Career Pathways

Resumes and cover letters

Resumes

The key to writing an effective resume is to demonstrate as efficiently as possible that you have all of the skills needed to fulfill the company’s need. Most hiring managers are trying to answer the following three questions while reviewing your documents:

  1. Can you do the job?
  2. Will you do the job?
  3. Will you fit in?

Think of the resume and cover letter as your opportunity to answer these questions while showcasing your different skills and talents. Most media and communications organizations are looking for people with the following skills.

  • Curiosity
  • Ambition
  • Collaboration
  • Life experience
  • Portfolio
  • Unique point-of-view and can handle and appreciate the viewpoints other than your own
  • Creative hybrid with an area of focus
  • Can lead and follow
  • Handle uncertainty
  • Always learning and inspiring others
  • Technical skills
  • Pitching skills

When it comes to choosing a format, some organizations may be more tolerant of design-heavy resumes that use color, graphics, or otherwise veer from the traditional one-page resume. It would seem logical that a creative job needs a creative resume. This is not accurate. Most hiring managers are interested in quality content than an over designed document. Keep it simple and save your creative chops for your portfolio.

Start with the basics
Use the resume creator in HireVCURams to start building a basic resume. Follow our HireVCURams Resume Creator to access the feature in HireVCURams. Check out our Resume Guide [PDF] for general advice or explore the following examples.

Journalist Resume Sample [PDF]

Public Relations Resume[PDF]

Think like a recruiter

If you want to communicate well, think like a recruiter. A recruiter will spend roughly six seconds looking at your resume. During that six-second scan, they will search for the following:

Recruiter’s Resume Check List

  • Name
  • Contact information
  • Portfolio URL
  • LinkedIn
  • Degree
  • Is there a body of work with creativity?
  • Does it have quantifiable content to forward to the appropriate hiring manager?
  • Do they have an ideation, design and client-centric process to understand a brand’s voice?
  • Do they have an awareness of industry and design, web, mobile, UX, UI trends?
  • Are they someone I would want to work with?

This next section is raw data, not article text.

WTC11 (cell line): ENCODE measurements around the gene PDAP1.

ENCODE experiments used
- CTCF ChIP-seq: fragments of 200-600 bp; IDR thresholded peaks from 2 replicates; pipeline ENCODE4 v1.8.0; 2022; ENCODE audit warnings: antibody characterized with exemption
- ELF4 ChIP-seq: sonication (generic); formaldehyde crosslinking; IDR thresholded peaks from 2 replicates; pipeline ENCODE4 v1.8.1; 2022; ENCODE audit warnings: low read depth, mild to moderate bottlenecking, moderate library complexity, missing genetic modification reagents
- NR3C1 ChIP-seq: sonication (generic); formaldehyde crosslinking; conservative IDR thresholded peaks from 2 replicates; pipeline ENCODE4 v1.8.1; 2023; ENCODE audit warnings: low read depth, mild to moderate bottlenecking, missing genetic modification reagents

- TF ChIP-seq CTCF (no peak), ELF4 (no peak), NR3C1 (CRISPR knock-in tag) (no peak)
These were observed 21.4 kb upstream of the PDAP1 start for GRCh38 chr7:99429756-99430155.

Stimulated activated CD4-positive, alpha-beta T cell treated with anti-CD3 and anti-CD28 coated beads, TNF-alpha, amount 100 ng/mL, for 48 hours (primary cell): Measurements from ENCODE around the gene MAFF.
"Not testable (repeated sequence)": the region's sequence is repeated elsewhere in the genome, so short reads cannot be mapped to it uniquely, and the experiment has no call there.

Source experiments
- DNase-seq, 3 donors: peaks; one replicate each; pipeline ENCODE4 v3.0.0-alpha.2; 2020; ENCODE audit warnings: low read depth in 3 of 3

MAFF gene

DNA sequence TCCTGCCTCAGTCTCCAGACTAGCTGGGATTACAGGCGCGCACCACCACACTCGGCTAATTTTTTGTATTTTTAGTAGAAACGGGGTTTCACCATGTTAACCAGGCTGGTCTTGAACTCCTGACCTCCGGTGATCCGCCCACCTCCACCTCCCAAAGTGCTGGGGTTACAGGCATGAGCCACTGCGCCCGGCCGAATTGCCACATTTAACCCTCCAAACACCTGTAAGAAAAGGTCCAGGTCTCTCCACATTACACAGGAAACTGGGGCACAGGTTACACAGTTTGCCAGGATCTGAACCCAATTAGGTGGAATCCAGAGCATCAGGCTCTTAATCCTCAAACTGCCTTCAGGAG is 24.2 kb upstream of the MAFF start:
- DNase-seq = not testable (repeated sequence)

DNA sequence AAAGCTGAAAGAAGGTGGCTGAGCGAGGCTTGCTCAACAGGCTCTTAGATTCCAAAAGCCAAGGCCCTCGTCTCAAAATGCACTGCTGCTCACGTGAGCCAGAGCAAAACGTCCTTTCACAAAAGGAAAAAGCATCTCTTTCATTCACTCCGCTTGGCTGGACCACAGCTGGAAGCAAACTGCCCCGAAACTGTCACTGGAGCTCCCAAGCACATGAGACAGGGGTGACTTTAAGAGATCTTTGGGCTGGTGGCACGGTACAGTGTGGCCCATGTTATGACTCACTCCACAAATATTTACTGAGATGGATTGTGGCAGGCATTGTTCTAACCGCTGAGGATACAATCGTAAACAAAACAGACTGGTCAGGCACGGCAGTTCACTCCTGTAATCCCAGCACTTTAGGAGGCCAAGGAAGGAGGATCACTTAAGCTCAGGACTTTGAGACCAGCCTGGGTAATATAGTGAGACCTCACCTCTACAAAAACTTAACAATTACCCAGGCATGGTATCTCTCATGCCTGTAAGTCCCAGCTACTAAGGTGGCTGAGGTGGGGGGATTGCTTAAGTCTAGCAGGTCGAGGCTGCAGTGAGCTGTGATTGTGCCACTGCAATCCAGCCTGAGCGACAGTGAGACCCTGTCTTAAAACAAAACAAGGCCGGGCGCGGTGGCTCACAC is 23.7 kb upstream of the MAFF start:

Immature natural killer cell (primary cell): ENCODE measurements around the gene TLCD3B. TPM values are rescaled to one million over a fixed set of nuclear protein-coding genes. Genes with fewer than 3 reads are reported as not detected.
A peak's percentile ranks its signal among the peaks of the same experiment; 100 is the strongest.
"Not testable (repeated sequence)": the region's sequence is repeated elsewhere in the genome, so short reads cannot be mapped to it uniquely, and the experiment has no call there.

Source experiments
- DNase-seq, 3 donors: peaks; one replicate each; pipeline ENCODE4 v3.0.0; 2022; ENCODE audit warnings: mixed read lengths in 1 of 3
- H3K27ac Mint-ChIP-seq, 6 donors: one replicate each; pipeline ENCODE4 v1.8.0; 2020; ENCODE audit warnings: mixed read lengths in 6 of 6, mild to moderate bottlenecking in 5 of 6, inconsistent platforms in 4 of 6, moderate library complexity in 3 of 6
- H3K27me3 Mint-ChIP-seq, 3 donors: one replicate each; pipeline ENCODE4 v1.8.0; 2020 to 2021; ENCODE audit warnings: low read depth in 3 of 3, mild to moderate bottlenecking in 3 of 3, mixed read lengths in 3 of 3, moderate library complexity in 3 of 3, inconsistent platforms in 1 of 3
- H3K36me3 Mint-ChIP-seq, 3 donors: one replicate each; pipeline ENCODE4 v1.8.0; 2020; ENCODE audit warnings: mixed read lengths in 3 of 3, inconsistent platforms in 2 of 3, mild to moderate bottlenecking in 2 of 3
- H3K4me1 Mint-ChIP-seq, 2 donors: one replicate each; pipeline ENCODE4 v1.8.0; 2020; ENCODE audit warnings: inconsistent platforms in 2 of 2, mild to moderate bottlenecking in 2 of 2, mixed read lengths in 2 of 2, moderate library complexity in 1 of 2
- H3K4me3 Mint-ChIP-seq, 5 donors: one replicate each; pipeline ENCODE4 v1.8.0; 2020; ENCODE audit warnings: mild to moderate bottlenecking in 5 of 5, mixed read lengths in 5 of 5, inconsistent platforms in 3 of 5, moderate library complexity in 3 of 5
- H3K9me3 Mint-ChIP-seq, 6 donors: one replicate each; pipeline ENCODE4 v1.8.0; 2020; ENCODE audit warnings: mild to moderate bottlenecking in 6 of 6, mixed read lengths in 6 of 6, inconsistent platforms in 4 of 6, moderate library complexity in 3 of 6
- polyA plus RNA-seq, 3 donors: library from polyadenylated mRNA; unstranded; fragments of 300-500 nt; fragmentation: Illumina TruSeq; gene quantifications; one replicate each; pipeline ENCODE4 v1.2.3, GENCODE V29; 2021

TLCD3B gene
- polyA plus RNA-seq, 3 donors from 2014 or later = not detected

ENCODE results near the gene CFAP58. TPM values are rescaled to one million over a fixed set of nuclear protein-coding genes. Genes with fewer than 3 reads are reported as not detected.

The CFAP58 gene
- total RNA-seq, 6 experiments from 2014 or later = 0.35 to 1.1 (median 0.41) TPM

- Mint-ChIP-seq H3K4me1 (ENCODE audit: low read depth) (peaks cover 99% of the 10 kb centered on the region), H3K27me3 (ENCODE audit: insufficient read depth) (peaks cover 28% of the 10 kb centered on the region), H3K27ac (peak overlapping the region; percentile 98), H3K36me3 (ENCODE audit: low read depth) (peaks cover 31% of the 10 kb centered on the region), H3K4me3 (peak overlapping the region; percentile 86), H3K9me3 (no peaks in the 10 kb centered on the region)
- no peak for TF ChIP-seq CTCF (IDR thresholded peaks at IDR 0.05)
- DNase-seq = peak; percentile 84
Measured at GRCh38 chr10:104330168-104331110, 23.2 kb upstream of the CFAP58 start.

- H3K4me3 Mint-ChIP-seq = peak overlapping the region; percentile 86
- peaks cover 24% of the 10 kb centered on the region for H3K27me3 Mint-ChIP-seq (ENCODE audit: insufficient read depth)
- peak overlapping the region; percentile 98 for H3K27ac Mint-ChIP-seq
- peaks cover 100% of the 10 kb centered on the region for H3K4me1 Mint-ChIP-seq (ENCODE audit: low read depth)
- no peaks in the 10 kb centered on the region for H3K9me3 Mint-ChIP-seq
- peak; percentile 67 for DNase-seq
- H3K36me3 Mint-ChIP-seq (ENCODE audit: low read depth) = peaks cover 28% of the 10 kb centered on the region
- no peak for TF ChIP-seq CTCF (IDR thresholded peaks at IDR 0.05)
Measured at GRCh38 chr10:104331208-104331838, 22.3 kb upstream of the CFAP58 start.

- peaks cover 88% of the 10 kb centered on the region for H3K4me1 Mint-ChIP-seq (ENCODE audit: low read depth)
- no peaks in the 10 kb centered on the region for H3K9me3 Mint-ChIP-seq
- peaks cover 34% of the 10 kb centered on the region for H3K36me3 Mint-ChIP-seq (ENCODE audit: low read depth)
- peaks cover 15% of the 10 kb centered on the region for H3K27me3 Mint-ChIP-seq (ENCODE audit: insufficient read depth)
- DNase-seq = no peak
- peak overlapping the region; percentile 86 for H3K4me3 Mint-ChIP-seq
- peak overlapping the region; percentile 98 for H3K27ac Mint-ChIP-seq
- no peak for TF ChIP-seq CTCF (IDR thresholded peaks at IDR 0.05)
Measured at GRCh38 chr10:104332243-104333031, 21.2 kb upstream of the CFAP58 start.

• Do they have collaboration skills and social grace to work with clients?
  • Is there a story I can remember about this person?

Customize your resume

No two jobs are ever exactly alike. There will always be nuances that differentiate one job, company or opportunity for another. With that in mind, no two resumes should ever be exactly the same. When applying for an opportunity it’s imperative that you tailor your resume to the position for which you are applying.

Look for key words

Every job description contains key words related the job duties or required skills. As a recruiter or hiring manager scans your resume, they’re going to be looking for those key words. When applying to an opportunity, be sure to tailor your resume to include relevant key words from the job posting.

Keep it simple

Avoid jargon or convoluted language. A resume is not the place to demonstrate your personality. It’s a written recorded of what you have done as a professional. Use your cover letter to show your personality and your portfolio to demonstrate your creativity.

Back up what you say with facts

Would you describe yourself is creative? Analytical? Hard working? You might be all of those things, but anyone can say that about themselves. You have to prove it. Back up your resume with data. Do your social media campaigns increase sales? By how much? Did the story you wrote get published? Excellent, how many people read it? Hard numbers are much more effective than self-praise at convincing someone to hire you.

Be honest

We live in a connected world, both online and in person. The media and communications world is tight knit. So it’s easy to verify where you worked or what project you were involved in. Always be honest about your work. Never take credit for or someone else’s work or overstate your involvement with a project. You will be discovered if you stretch the truth.

Proofread. Better yet, have a professional do it.

Most people are terrible editors of their own work. Having someone else look over your resume helps you catch errors and avoids embarrassing mistakes. Ideally, have someone who works in the industry critique your resume to gain insights or avoid potential pitfalls. Make an appointment with a career adviser to have your resume reviewed.

Cover letters

Your cover is meant to achieve two goals: to demonstrate your genuine interest in the position and to explain why you are the MOST qualified person for the job. It’s tempting to fill your cover letter with clichés about work, commitment, etc. This will not help you set yourself apart. Instead, use your personality and tell your own story – honestly. Be specific about your skills and show them in action. Follow these general rules for writing a good cover letter or review our Cover Letter Guidefor the basics.

  • Keep the cover letter short (less than one page) and written in the tone of the organization
  • Tell the organization why their mission connects with the work you hope to do
  • Explain why you are the right person for the job and support it by discussing why you have some of the skills listed in the position description
  • Offer contact information and outline a plan to follow up (if able)
  • If you are sending your files digitally to an employer, make sure to include your name and the words “cover letter” in the file name, it will make it easy for employers to locate your file (i.e. Last Name, First Name Cover Letter)